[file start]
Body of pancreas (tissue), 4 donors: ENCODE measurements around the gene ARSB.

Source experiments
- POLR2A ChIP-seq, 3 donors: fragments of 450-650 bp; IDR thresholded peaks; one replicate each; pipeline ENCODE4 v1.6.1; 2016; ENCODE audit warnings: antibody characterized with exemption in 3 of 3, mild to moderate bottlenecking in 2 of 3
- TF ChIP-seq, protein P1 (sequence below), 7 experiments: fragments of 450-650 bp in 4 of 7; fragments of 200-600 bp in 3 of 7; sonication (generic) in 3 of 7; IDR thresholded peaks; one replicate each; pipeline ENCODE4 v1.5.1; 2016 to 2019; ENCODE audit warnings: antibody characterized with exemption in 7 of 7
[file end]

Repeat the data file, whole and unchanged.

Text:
Body of pancreas (tissue), 4 donors: ENCODE measurements around the gene ARSB.

Source experiments
- POLR2A ChIP-seq, 3 donors: fragments of 450-650 bp; IDR thresholded peaks; one replicate each; pipeline ENCODE4 v1.6.1; 2016; ENCODE audit warnings: antibody characterized with exemption in 3 of 3, mild to moderate bottlenecking in 2 of 3
- TF ChIP-seq, protein P1 (sequence below), 7 experiments: fragments of 450-650 bp in 4 of 7; fragments of 200-600 bp in 3 of 7; sonication (generic) in 3 of 7; IDR thresholded peaks; one replicate each; pipeline ENCODE4 v1.5.1; 2016 to 2019; ENCODE audit warnings: antibody characterized with exemption in 7 of 7